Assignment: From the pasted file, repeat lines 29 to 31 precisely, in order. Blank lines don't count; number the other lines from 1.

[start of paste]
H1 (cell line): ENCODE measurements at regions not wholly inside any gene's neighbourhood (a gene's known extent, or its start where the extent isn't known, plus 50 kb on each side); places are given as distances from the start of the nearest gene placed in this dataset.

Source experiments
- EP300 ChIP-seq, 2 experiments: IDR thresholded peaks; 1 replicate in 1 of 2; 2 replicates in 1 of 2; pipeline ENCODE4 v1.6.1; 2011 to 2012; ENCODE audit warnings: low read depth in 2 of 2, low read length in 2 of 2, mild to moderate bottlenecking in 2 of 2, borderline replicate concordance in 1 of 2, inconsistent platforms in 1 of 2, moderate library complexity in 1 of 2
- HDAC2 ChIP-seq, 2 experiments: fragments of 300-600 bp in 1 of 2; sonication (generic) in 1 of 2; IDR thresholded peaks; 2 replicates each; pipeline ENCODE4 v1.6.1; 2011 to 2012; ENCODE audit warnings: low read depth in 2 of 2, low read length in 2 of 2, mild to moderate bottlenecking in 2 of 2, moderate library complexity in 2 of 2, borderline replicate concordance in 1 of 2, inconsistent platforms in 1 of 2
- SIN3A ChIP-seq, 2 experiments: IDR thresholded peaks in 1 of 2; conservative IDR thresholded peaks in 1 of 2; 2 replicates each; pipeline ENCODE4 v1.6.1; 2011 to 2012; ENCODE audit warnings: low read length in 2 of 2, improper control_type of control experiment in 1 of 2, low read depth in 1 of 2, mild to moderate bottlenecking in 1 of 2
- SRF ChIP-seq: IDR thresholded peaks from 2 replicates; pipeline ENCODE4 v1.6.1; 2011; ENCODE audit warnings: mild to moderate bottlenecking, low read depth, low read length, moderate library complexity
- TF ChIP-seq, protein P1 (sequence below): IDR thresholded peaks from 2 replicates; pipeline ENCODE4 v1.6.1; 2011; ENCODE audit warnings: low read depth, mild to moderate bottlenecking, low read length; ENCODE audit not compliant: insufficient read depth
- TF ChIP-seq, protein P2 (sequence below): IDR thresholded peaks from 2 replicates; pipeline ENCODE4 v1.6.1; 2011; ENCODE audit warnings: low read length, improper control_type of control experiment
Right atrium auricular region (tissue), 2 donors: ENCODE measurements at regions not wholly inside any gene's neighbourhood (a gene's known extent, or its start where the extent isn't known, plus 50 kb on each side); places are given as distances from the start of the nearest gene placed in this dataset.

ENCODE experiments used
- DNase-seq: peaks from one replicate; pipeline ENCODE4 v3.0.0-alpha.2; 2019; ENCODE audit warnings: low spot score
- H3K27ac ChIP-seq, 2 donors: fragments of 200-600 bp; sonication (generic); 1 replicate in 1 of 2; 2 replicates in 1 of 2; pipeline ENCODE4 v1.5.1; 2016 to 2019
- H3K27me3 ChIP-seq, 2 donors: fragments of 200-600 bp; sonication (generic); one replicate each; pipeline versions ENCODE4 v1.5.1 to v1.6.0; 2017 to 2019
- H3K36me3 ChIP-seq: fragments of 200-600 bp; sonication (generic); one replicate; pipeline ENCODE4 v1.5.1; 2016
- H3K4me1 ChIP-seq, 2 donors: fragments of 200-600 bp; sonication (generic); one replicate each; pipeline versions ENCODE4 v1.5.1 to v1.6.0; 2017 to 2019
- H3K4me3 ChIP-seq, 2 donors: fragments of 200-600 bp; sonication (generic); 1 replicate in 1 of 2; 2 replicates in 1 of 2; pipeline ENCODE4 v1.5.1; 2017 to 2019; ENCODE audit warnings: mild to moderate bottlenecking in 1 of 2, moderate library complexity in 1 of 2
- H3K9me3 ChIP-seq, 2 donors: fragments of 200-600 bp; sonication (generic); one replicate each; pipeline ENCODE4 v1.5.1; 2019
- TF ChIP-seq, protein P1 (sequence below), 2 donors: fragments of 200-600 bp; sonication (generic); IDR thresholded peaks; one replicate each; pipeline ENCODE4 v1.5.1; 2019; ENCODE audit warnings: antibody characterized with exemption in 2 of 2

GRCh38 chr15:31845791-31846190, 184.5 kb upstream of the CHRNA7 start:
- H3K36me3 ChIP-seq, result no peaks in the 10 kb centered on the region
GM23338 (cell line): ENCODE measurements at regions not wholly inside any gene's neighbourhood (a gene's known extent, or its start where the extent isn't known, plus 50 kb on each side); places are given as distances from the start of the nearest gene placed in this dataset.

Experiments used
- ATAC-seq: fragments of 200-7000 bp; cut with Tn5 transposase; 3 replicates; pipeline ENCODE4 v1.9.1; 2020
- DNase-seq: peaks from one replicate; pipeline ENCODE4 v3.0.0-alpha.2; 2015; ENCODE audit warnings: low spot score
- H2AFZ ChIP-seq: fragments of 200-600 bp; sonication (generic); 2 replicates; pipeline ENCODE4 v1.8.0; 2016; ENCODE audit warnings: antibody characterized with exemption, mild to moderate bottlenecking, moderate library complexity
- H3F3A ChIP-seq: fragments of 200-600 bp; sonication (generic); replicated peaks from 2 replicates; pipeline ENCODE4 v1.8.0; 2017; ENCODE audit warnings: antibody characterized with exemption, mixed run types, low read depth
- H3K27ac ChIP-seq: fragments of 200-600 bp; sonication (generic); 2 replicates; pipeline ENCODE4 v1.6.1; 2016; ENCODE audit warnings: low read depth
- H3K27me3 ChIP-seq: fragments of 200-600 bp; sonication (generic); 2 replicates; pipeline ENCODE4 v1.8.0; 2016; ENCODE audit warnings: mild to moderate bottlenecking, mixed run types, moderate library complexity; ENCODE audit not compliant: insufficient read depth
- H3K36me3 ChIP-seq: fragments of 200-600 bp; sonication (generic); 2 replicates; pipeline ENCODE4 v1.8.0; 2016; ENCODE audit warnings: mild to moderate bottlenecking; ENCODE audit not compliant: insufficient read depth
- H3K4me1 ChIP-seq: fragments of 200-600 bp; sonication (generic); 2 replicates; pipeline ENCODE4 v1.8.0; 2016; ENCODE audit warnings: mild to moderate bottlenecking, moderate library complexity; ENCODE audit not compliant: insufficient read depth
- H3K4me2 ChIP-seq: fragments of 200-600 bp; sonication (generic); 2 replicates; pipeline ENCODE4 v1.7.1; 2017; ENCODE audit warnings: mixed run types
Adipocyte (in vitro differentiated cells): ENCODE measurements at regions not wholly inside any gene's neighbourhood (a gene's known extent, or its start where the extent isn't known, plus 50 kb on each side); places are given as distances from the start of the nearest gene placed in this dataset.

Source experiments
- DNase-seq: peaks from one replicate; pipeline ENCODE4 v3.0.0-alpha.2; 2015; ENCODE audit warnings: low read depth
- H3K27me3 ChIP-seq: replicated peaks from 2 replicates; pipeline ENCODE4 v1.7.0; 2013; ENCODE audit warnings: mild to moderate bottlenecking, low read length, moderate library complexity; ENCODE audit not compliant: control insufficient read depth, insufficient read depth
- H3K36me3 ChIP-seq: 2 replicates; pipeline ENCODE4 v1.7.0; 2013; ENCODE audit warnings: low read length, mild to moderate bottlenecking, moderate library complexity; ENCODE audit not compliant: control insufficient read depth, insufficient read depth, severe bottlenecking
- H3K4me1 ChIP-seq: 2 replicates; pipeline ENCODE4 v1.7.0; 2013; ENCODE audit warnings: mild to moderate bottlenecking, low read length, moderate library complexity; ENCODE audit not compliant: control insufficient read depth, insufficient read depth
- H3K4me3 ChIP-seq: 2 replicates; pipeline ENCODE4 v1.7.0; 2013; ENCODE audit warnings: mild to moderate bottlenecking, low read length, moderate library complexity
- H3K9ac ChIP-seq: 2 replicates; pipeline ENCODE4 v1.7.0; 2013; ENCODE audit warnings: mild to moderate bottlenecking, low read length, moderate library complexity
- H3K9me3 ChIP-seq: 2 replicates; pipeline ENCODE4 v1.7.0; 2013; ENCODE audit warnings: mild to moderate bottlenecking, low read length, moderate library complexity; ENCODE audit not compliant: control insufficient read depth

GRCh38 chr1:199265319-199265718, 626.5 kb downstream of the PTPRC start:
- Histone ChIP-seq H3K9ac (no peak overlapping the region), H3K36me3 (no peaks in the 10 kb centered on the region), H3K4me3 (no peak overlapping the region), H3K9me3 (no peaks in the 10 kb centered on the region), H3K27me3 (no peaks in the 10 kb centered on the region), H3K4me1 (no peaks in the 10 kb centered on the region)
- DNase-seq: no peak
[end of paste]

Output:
- H3K36me3 ChIP-seq: fragments of 200-600 bp; sonication (generic); 2 replicates; pipeline ENCODE4 v1.8.0; 2016; ENCODE audit warnings: mild to moderate bottlenecking; ENCODE audit not compliant: insufficient read depth
- H3K4me1 ChIP-seq: fragments of 200-600 bp; sonication (generic); 2 replicates; pipeline ENCODE4 v1.8.0; 2016; ENCODE audit warnings: mild to moderate bottlenecking, moderate library complexity; ENCODE audit not compliant: insufficient read depth
- H3K4me2 ChIP-seq: fragments of 200-600 bp; sonication (generic); 2 replicates; pipeline ENCODE4 v1.7.1; 2017; ENCODE audit warnings: mixed run types